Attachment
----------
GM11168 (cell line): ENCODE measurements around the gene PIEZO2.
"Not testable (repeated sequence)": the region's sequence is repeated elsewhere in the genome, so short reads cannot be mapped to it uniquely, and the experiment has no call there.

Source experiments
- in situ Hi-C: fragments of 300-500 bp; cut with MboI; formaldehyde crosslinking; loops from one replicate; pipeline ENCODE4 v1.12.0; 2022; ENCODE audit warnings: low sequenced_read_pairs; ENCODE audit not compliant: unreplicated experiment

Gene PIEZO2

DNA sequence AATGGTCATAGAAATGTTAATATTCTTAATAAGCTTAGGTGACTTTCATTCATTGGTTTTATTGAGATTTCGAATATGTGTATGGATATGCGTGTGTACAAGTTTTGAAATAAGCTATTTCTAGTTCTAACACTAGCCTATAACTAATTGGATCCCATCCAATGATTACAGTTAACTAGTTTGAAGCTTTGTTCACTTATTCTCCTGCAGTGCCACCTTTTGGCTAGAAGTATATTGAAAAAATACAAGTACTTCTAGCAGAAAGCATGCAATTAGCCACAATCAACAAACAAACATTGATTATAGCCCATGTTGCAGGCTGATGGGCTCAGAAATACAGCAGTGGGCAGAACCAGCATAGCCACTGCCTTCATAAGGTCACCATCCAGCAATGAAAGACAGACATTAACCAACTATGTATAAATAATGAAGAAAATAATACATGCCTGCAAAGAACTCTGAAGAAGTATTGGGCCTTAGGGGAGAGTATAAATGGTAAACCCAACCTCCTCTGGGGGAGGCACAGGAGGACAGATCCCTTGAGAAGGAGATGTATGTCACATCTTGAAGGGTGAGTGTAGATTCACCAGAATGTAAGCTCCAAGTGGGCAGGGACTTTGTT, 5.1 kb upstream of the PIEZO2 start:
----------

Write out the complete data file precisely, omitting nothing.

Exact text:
GM11168 (cell line): ENCODE measurements around the gene PIEZO2.
"Not testable (repeated sequence)": the region's sequence is repeated elsewhere in the genome, so short reads cannot be mapped to it uniquely, and the experiment has no call there.

Source experiments
- in situ Hi-C: fragments of 300-500 bp; cut with MboI; formaldehyde crosslinking; loops from one replicate; pipeline ENCODE4 v1.12.0; 2022; ENCODE audit warnings: low sequenced_read_pairs; ENCODE audit not compliant: unreplicated experiment

Gene PIEZO2

DNA sequence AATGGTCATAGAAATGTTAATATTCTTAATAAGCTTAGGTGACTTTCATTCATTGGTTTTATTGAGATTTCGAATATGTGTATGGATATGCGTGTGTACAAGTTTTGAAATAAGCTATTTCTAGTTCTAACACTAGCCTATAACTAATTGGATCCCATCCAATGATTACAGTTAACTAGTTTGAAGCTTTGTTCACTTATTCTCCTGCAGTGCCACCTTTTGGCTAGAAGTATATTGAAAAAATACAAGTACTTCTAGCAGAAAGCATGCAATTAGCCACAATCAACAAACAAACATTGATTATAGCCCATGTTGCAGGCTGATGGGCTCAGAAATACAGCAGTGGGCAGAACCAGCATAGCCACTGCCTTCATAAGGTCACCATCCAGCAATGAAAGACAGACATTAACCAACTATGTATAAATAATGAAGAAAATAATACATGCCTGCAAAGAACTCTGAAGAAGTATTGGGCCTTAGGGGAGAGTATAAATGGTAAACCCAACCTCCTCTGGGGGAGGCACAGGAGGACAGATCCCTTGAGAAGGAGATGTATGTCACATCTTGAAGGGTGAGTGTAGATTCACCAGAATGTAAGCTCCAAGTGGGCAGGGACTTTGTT, 5.1 kb upstream of the PIEZO2 start: